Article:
The scrapy infighter in John B. Anderson took over the podium of his presidential campaign today and delivered a caustic oration on the evils of Jimmy Carter and Ronald Reagan.

Carefully measuring the minutes spent denouncing each major party opponent, the independent presidential hopeful said:

"Mr. Rreagan isn't even a man for the 1950s. He is reallly a man of the 1920s . . . Mr. Reagan is irrelevant. That's the sum total of what he's said in this campaign. He's irrelevant."

Carter, the Illinois congressman said, cammpaigned as an advocate of nuclear arms control four years ago and "now says nuclear war is winnable.

"He says we're going to develop kinds of weapons so precise and so sugical that can zero in on silos and command centers. We'll lob a few at them. And back and fourth. And somebody is going to win."

His voice lowering, Anderson added, "We're not going to fight that kind of war unless we want to destroy life on this planet as we know it."

It was the most biting and personal attack on his two opponents Anderson has made in months.

Later he said at a news conference that he had based his criticism of Carter on the recently disclosed signing of Presidential Directive 59, which calls for targeting nuclear attacks on defense installations in the Soviet Union.

Anderson's Labor Day attacks on Reagan and Carter came before a crowd at a Jaycees auction in the white-collar suburb of Park Forest, south of Chicago.

Earlier, he and his vice presidential running mate, Patrick J. Lucey, had marched in a Labor Day parade in the traditional Democratic stronghold of Calumet City. They received a warm, if not overly enthusiatic, reception.

The attacks are part of a standard stump speech Anderson aides have been trying to get the candidate to make at each stop. He tried some of them out Saturday night before students at the University of Wisconsin in Madison.

The new Anderson litany begins with mocking admiration for Reagan's skill in giving soothing, one-line answers to questions.

Referring to Reagan's long career as a movie actor, Anderson said the Republican nominee had obviously perfected the skill of "being able to flick off one-liners" during "his many years before the camera."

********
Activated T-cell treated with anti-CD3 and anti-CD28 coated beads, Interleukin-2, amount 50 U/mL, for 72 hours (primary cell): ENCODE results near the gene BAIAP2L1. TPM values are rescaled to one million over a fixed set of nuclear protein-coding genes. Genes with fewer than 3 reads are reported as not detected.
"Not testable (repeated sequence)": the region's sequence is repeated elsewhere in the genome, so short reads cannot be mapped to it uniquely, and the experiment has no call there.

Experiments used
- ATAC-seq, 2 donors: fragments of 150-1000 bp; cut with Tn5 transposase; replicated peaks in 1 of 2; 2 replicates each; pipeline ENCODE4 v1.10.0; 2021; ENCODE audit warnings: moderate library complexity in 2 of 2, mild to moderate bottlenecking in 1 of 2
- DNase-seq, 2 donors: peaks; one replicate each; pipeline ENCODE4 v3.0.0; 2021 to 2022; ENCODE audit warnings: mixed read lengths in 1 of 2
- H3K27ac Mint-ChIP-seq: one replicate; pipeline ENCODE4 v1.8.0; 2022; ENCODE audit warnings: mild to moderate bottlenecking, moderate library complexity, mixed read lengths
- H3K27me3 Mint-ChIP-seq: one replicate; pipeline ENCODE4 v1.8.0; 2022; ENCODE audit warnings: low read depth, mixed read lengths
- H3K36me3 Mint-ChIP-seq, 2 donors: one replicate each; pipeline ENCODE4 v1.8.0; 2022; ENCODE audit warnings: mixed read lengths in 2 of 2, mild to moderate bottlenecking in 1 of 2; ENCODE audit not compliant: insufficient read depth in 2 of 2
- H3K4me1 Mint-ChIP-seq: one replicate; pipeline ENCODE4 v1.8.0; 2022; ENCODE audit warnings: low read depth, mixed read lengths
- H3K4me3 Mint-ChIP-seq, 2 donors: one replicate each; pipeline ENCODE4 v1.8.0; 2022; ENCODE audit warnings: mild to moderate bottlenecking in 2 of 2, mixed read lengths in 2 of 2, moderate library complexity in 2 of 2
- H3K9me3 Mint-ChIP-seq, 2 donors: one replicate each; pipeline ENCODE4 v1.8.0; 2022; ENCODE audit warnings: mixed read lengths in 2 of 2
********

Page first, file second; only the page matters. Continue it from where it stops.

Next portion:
Reagan has long advocated a program calling for a 30 percent cut in taxes, major increases in defense spending and a balanced federal budget that Anderson, in a one-liner of his own, said can only be done with mirrors."

'i still don't think any one-liner will supply the answer to that one question, Mr. Reagan: How are we going to do it? How are we going to do it?"

After spending five minutes attacking Reagan, the Illinois congressman shifted to Carter.

"He hasn't kept his [campaign] promises. He hasn't provided the kind of leadership this country needs. He hasn't rallied Congress or our allies," he said.

Carter, he said, has one accomplishment: "He planned a recession, and, by golly, it worked."

The recessiion, Anderson said, bears the "label of 'Made in the Federal Reserve Board' with some of the high interest rate policies that represent the only visible economic architecture of the Carter administration."

Anderson said his own anti-inflation policy rejects tax-cut proposals advocated by Reagan and Carter and calls for a gathering of labor and management officials to draw up voluntary wage and price guidelilnes. The guidelines would be enforced by tax breaks for businesses that agree to go along with them.

In his speech before a crowd of about 350, he also praised Polish strikers as "brave workers," adding "I hail the heroics of those workers who stood up to risk being sent to concentration camps."

Anderson's appearance at Callumet City's annual Labor Day parade was a symbolic visit into one of this area's Democratic strongholds, the kind of place where Anderson must gain a foothold if his long-shot independent presidential campaign is to succeed.

He was greeted politely as he and his wife, Keke, made their way on foot dodwn the mile-long parade route shaking hands, signing autographs and posing for photographs.

Many people interviewed along the route said they will support him even if it means deserting their own party. "I am sick and tired of Carter and I don't think Reagan can handle the job," said John Plug, a mechanic, as he sipped beer.

Calmet City Mayor Bob Sefaniak, a Democrat, explained the reception this way: "We like high-class politicians." He invited Anderson to join him atop a reviewing stand and held the congressman's hand high in the air a traditional sign of unity.

At the end of the route, Anderson met Gov. Jim Thompson, a fellow Illinois Republican. Thompson praised Anderson's selection of Lucey, a former Democratic governor of Wisconsin, as a running mate. But he predicted that Anderson would run third in voting in Illinois.

Asked why Anderson would finish third, Thompson replied: "Because Ronald Reagan will finish first and Jimmy Carter will finish second."

Anderson and Lucey will continue a five-day swing through the Midwest Tuesday with separate visits to cities in Michigan. The trip began Saturday in Milwaukee and Madison, Lucey's home.